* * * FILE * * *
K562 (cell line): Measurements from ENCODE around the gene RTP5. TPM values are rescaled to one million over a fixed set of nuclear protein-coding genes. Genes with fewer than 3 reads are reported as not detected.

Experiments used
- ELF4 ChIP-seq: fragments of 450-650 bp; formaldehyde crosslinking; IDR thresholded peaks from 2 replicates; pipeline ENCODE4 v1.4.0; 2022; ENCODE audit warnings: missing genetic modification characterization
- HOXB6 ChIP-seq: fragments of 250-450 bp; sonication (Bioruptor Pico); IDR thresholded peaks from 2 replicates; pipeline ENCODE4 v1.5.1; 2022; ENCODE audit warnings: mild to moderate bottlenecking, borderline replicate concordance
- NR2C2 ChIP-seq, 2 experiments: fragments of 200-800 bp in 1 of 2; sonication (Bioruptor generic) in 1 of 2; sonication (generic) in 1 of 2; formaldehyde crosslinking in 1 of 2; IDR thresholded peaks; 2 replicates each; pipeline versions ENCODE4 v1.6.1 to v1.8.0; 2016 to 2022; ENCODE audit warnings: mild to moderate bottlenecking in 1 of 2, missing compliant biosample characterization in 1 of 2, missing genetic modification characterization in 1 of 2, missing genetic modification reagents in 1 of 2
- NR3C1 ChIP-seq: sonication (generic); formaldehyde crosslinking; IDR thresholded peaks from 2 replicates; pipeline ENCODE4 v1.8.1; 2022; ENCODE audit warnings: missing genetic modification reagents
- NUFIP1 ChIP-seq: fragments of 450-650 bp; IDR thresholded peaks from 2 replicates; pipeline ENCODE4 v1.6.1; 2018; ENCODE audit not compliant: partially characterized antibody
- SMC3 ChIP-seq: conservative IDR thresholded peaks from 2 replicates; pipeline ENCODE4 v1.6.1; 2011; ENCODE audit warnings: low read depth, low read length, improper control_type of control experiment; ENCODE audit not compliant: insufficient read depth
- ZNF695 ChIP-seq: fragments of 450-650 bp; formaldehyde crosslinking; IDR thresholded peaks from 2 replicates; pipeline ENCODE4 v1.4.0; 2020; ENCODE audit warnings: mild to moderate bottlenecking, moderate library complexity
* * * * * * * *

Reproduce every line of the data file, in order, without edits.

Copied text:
K562 (cell line): Measurements from ENCODE around the gene RTP5. TPM values are rescaled to one million over a fixed set of nuclear protein-coding genes. Genes with fewer than 3 reads are reported as not detected.

Experiments used
- ELF4 ChIP-seq: fragments of 450-650 bp; formaldehyde crosslinking; IDR thresholded peaks from 2 replicates; pipeline ENCODE4 v1.4.0; 2022; ENCODE audit warnings: missing genetic modification characterization
- HOXB6 ChIP-seq: fragments of 250-450 bp; sonication (Bioruptor Pico); IDR thresholded peaks from 2 replicates; pipeline ENCODE4 v1.5.1; 2022; ENCODE audit warnings: mild to moderate bottlenecking, borderline replicate concordance
- NR2C2 ChIP-seq, 2 experiments: fragments of 200-800 bp in 1 of 2; sonication (Bioruptor generic) in 1 of 2; sonication (generic) in 1 of 2; formaldehyde crosslinking in 1 of 2; IDR thresholded peaks; 2 replicates each; pipeline versions ENCODE4 v1.6.1 to v1.8.0; 2016 to 2022; ENCODE audit warnings: mild to moderate bottlenecking in 1 of 2, missing compliant biosample characterization in 1 of 2, missing genetic modification characterization in 1 of 2, missing genetic modification reagents in 1 of 2
- NR3C1 ChIP-seq: sonication (generic); formaldehyde crosslinking; IDR thresholded peaks from 2 replicates; pipeline ENCODE4 v1.8.1; 2022; ENCODE audit warnings: missing genetic modification reagents
- NUFIP1 ChIP-seq: fragments of 450-650 bp; IDR thresholded peaks from 2 replicates; pipeline ENCODE4 v1.6.1; 2018; ENCODE audit not compliant: partially characterized antibody
- SMC3 ChIP-seq: conservative IDR thresholded peaks from 2 replicates; pipeline ENCODE4 v1.6.1; 2011; ENCODE audit warnings: low read depth, low read length, improper control_type of control experiment; ENCODE audit not compliant: insufficient read depth
- ZNF695 ChIP-seq: fragments of 450-650 bp; formaldehyde crosslinking; IDR thresholded peaks from 2 replicates; pipeline ENCODE4 v1.4.0; 2020; ENCODE audit warnings: mild to moderate bottlenecking, moderate library complexity